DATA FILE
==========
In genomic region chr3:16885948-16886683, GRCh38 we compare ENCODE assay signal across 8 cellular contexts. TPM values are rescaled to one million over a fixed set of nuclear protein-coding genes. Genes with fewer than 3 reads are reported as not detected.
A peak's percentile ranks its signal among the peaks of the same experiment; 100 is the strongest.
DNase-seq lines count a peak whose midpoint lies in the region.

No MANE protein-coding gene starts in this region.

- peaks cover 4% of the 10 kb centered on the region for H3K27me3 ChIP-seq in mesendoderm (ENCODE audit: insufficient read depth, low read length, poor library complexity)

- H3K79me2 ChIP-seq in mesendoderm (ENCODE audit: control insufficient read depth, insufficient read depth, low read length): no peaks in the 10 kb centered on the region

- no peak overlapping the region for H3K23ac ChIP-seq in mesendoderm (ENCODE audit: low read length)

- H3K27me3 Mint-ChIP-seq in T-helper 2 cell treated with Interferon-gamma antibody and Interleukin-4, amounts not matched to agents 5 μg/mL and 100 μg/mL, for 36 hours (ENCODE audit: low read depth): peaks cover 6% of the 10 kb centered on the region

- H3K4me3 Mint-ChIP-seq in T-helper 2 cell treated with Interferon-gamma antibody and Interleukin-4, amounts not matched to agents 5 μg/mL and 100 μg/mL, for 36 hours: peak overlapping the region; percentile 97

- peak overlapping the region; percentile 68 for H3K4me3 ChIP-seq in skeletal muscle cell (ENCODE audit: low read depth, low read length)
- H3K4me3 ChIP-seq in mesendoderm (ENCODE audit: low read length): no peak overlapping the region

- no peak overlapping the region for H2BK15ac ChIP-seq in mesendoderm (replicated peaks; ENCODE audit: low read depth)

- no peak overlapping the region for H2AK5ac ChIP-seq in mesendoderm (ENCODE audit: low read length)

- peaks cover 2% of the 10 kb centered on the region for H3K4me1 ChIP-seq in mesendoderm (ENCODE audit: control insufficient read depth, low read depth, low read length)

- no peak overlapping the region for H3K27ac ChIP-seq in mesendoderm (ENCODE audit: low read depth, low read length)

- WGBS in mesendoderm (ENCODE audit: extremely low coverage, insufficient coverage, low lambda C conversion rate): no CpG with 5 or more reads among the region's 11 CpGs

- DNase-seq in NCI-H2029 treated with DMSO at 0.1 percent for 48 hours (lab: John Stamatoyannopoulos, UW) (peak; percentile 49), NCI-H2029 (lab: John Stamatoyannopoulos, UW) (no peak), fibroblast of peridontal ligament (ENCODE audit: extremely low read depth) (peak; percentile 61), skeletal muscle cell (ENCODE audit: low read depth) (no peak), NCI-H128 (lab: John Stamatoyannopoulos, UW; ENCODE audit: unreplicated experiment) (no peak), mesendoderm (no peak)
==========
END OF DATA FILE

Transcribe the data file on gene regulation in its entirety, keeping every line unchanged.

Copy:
In genomic region chr3:16885948-16886683, GRCh38 we compare ENCODE assay signal across 8 cellular contexts. TPM values are rescaled to one million over a fixed set of nuclear protein-coding genes. Genes with fewer than 3 reads are reported as not detected.
A peak's percentile ranks its signal among the peaks of the same experiment; 100 is the strongest.
DNase-seq lines count a peak whose midpoint lies in the region.

No MANE protein-coding gene starts in this region.

- peaks cover 4% of the 10 kb centered on the region for H3K27me3 ChIP-seq in mesendoderm (ENCODE audit: insufficient read depth, low read length, poor library complexity)

- H3K79me2 ChIP-seq in mesendoderm (ENCODE audit: control insufficient read depth, insufficient read depth, low read length): no peaks in the 10 kb centered on the region

- no peak overlapping the region for H3K23ac ChIP-seq in mesendoderm (ENCODE audit: low read length)

- H3K27me3 Mint-ChIP-seq in T-helper 2 cell treated with Interferon-gamma antibody and Interleukin-4, amounts not matched to agents 5 μg/mL and 100 μg/mL, for 36 hours (ENCODE audit: low read depth): peaks cover 6% of the 10 kb centered on the region

- H3K4me3 Mint-ChIP-seq in T-helper 2 cell treated with Interferon-gamma antibody and Interleukin-4, amounts not matched to agents 5 μg/mL and 100 μg/mL, for 36 hours: peak overlapping the region; percentile 97

- peak overlapping the region; percentile 68 for H3K4me3 ChIP-seq in skeletal muscle cell (ENCODE audit: low read depth, low read length)
- H3K4me3 ChIP-seq in mesendoderm (ENCODE audit: low read length): no peak overlapping the region

- no peak overlapping the region for H2BK15ac ChIP-seq in mesendoderm (replicated peaks; ENCODE audit: low read depth)

- no peak overlapping the region for H2AK5ac ChIP-seq in mesendoderm (ENCODE audit: low read length)

- peaks cover 2% of the 10 kb centered on the region for H3K4me1 ChIP-seq in mesendoderm (ENCODE audit: control insufficient read depth, low read depth, low read length)

- no peak overlapping the region for H3K27ac ChIP-seq in mesendoderm (ENCODE audit: low read depth, low read length)

- WGBS in mesendoderm (ENCODE audit: extremely low coverage, insufficient coverage, low lambda C conversion rate): no CpG with 5 or more reads among the region's 11 CpGs

- DNase-seq in NCI-H2029 treated with DMSO at 0.1 percent for 48 hours (lab: John Stamatoyannopoulos, UW) (peak; percentile 49), NCI-H2029 (lab: John Stamatoyannopoulos, UW) (no peak), fibroblast of peridontal ligament (ENCODE audit: extremely low read depth) (peak; percentile 61), skeletal muscle cell (ENCODE audit: low read depth) (no peak), NCI-H128 (lab: John Stamatoyannopoulos, UW; ENCODE audit: unreplicated experiment) (no peak), mesendoderm (no peak)